Today is the day Britain begins its two year period of exiting from the European Union, the official beginning of what has been termed ‘Brexit.’ The country is surprisingly divided over our immanent departure from what started out as a trading partnership in 1973, and then gradually became ever more a state of monetary, legal and political union.

Perhaps its because of that creeping amalgamation of Britain into a European super-state, a situation that our forbears didn’t sign up for, that a majority of British people felt uncomfortable and wanted out. It was a slim majority, but a majority nonetheless.

To my American friends: Brexit is nothing like Texit, the idea of Texas leaving the union of the states of America. When your forbears signed documents to create the USA, they knew they were creating a political union – one nation with no national borders between the states. When Britain signed up there was no such agreement.

So today the exit begins.

 

Keep the fire going…

(Kadamba Kanana Swami, 13 July 2010, Japa Talks)

The current temple of Lord Jagannatha in Puri is 800 years old and during that time, the fire in the kitchen of the Lord has never gone out. In the same way, we must keep the fire of our bhajan going and make sure it never goes out. Every day we must throw big logs of: worshipping the deities, serving and hearing from the vaisnavas, and chanting the Hare Krsna mahamantra. Then that fire will burn forever and increase and increase – let us just add more fuel as much as we can to the fire of pure devotional service!

 

The Walking Monk 2017-03-28 23:14:00

Thursday, March 23rd, 2017
Toronto, Ontario
Mitch’s Class
Mitch is a high school teacher from Etobicoke, and he brings his Grade 12 class every year to our ashram.  They came with their curiosity while visiting various spiritual institutions on a field trip for the day.
I sensed they liked their hour or so in the temple portion of our facility.  Mitch told me that one of the girls in the group could walk on her hands.  She, born of Delaware-Cree parents, succeeded in doing just that, at my request, during our exercise in kirtan.  Tony, and two other male students—I didn’t catch everyone’s names—got into their own freelance dance inside our formed circle.  Mitch also took a turn, dancing in that circle.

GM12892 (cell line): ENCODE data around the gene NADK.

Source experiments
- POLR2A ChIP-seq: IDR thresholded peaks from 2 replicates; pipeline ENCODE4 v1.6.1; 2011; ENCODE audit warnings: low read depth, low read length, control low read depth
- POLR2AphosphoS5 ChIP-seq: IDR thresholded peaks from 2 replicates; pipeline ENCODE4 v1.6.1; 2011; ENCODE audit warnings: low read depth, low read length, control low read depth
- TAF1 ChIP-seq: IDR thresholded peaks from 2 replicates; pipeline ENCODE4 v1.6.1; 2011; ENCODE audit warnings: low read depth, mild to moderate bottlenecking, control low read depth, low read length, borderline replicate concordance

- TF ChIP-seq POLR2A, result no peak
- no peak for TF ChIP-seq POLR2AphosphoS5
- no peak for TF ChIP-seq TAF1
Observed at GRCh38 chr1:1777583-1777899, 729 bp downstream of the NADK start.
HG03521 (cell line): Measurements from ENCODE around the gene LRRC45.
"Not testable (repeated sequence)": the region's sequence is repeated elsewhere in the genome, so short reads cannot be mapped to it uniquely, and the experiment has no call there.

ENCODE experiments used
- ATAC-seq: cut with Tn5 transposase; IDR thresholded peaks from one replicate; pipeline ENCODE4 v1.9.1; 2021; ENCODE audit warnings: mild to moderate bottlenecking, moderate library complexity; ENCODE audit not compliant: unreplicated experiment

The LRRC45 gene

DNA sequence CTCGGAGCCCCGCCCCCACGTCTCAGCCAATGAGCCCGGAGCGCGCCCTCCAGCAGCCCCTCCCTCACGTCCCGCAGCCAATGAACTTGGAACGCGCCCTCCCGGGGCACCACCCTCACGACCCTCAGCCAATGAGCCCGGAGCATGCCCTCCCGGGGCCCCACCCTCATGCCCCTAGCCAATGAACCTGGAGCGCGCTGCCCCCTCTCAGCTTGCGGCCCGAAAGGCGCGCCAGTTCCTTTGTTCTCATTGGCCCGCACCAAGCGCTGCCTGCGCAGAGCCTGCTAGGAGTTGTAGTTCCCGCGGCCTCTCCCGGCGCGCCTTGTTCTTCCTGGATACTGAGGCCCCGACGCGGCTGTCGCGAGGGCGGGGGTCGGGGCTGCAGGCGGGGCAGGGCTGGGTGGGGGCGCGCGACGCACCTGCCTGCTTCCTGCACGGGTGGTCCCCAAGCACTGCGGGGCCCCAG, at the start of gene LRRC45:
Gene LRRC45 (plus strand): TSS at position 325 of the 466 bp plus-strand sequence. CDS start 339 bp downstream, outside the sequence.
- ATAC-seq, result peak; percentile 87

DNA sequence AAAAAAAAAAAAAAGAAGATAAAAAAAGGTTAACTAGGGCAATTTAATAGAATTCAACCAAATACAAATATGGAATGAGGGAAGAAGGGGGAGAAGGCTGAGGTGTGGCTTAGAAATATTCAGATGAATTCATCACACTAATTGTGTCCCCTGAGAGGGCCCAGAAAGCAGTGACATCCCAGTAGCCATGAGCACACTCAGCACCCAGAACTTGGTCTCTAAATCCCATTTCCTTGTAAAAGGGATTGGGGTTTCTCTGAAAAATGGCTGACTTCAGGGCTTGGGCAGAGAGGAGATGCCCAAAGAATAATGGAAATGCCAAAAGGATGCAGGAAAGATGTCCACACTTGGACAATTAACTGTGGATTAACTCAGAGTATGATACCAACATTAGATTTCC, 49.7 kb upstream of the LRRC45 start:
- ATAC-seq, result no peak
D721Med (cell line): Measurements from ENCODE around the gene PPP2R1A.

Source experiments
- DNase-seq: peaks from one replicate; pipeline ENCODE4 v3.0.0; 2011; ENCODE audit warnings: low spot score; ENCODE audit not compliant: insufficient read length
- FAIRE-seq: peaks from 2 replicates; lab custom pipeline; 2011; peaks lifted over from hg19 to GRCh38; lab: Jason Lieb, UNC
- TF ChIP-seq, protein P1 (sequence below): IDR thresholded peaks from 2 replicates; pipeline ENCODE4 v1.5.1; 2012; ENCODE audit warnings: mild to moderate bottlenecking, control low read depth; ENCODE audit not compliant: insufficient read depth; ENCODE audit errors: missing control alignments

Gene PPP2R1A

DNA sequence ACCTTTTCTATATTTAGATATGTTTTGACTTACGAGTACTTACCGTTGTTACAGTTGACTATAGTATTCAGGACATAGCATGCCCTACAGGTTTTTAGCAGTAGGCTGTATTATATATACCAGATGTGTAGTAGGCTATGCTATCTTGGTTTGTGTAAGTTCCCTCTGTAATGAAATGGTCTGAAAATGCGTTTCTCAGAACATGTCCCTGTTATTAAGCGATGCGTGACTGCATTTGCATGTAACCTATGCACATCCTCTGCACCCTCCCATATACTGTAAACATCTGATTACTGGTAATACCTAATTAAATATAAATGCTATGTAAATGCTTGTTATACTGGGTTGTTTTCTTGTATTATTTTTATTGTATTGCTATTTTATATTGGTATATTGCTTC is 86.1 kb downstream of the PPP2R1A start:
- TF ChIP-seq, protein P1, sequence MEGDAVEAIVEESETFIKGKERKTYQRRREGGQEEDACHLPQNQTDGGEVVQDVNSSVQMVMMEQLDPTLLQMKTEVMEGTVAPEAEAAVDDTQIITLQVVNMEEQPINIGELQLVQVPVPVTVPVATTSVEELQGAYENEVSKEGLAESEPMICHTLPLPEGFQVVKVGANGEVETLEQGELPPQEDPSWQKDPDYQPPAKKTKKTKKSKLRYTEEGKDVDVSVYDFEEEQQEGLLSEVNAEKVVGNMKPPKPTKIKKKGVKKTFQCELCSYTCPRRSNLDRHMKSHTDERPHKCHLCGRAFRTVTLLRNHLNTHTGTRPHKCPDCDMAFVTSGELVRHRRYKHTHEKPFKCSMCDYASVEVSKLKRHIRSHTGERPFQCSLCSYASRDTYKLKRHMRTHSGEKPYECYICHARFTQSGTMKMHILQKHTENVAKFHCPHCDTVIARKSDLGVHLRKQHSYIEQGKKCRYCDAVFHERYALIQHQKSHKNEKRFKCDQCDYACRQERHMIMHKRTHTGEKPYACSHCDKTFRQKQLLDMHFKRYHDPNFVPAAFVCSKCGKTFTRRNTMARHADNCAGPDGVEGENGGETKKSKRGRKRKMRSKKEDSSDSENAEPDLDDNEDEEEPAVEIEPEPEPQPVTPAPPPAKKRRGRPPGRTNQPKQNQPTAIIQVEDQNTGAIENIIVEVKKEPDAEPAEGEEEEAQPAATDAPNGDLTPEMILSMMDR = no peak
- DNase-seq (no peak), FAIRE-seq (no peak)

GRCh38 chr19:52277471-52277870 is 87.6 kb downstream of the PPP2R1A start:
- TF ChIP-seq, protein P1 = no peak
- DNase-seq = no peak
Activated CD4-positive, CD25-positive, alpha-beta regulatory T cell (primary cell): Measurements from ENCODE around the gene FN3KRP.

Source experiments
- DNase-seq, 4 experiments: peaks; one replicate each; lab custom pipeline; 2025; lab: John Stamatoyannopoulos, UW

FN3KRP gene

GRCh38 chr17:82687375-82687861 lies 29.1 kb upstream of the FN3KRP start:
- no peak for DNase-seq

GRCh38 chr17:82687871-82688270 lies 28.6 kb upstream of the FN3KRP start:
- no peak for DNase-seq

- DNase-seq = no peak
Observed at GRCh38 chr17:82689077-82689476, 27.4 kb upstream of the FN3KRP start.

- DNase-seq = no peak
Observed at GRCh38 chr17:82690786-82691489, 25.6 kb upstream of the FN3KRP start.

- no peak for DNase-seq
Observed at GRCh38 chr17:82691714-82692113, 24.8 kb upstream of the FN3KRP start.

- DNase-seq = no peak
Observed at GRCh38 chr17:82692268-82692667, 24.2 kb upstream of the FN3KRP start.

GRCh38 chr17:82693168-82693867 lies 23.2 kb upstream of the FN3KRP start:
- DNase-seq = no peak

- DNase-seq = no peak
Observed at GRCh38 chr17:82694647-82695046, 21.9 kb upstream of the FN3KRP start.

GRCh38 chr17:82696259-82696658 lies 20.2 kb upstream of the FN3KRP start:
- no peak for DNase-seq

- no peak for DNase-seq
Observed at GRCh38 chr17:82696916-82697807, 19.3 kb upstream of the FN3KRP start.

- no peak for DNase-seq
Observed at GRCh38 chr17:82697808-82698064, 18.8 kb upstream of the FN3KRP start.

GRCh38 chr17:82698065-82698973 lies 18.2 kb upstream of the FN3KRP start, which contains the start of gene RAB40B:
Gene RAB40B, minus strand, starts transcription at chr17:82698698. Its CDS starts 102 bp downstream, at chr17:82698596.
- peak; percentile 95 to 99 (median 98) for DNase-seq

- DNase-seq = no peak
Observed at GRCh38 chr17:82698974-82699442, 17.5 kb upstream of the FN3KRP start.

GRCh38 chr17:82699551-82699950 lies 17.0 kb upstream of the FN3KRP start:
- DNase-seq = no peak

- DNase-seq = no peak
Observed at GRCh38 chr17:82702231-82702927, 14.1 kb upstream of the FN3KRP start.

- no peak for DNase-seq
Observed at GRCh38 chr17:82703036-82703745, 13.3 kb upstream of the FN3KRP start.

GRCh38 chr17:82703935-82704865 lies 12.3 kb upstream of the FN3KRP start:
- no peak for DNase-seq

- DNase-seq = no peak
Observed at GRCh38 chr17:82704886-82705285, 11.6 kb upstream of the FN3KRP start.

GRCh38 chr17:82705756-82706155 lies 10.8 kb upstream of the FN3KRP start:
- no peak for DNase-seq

The class had lots of questions on a philosophical note.  I try to keep everything rather interactive during these sessions.  The students were handed flower petals, and, after chanting mantras together, strew them at the feet of Srila Prabhupada’s murti(statue), a daily traditional practice found in Vaishnava temples around the world.
I noticed the group was diverse in ethnic background, and intelligent and attractive, physically.  They looked like models, a good percentage of them.  Ultimately what’s in the heart is important and to that end, we need to reorganize its beauty.
One chap asked about dealing with the sex urge and briefly I expressed that we have to learn to resist, and that every time there’s some excitement, we must consider time, place and circumstance.  A word of advice was, “Before you are intimate with someone be good and ready—psychologically, economically, etc.  Be ready to take care of the person for a lifetime.”